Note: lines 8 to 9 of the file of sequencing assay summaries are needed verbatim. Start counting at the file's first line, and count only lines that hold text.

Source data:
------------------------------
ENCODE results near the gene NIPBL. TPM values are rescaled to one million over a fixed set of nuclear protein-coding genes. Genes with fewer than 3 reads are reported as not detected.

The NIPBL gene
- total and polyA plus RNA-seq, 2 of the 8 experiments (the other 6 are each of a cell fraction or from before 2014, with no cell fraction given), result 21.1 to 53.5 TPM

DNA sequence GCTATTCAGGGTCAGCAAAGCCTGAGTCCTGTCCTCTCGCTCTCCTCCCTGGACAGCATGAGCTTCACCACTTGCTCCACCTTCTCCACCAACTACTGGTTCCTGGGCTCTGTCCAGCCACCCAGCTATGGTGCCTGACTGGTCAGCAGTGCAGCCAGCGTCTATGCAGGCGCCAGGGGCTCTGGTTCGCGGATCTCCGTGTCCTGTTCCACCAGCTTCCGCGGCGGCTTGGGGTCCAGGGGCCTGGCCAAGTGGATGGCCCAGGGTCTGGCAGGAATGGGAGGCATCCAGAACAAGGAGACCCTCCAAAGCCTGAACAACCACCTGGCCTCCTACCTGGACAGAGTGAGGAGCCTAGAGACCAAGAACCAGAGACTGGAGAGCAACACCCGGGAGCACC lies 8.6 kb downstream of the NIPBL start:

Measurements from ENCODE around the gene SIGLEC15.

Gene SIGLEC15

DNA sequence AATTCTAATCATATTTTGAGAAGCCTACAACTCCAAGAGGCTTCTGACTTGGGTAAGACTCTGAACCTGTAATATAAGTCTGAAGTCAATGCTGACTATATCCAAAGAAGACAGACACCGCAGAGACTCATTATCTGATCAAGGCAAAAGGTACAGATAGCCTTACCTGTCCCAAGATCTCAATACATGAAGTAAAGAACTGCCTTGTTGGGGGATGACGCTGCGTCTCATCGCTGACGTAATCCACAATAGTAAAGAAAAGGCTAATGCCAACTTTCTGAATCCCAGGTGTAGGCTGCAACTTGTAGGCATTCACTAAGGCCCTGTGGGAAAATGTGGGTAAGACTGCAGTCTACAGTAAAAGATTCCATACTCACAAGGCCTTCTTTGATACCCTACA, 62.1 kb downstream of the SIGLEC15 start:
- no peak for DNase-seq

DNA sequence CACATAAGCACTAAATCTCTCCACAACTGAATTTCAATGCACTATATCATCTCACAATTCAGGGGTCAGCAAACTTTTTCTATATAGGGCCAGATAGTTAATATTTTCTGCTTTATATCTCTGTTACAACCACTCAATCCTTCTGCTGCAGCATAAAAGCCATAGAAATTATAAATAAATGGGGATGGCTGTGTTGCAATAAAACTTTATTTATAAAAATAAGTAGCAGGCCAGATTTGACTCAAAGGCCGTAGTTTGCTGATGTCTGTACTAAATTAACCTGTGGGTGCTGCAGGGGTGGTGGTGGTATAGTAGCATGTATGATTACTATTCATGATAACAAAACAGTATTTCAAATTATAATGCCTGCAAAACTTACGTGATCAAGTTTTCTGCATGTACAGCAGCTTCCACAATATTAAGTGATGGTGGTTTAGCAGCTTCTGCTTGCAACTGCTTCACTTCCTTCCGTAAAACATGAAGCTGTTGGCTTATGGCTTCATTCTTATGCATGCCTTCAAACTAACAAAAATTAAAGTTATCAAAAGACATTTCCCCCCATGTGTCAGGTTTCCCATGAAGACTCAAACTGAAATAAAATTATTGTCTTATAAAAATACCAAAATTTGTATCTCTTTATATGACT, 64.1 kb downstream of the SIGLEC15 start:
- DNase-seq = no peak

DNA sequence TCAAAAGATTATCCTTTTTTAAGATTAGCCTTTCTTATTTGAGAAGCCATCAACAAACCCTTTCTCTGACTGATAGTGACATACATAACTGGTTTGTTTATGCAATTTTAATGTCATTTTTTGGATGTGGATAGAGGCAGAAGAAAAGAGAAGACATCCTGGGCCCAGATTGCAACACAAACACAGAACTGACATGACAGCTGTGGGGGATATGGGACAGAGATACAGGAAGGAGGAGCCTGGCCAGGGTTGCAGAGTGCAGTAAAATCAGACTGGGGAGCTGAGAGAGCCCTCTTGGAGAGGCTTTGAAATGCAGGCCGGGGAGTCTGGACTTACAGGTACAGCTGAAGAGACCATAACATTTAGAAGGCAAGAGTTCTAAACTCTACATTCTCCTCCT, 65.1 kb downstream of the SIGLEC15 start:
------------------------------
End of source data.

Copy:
- no peak for DNase-seq

DNA sequence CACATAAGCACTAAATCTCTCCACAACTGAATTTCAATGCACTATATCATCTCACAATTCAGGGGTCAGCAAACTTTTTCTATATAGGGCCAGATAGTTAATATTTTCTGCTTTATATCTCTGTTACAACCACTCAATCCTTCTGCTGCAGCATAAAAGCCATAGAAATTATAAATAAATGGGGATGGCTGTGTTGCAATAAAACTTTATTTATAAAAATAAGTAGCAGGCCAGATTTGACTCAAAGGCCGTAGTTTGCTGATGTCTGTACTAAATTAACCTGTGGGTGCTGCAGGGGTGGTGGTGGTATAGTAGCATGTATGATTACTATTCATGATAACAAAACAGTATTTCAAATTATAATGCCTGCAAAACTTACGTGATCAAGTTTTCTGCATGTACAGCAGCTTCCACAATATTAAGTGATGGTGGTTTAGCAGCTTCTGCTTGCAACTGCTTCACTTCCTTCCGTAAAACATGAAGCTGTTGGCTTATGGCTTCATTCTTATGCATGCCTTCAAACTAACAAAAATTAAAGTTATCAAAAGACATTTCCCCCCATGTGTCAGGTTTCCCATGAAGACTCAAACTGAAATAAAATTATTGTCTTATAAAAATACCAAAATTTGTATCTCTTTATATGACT, 64.1 kb downstream of the SIGLEC15 start: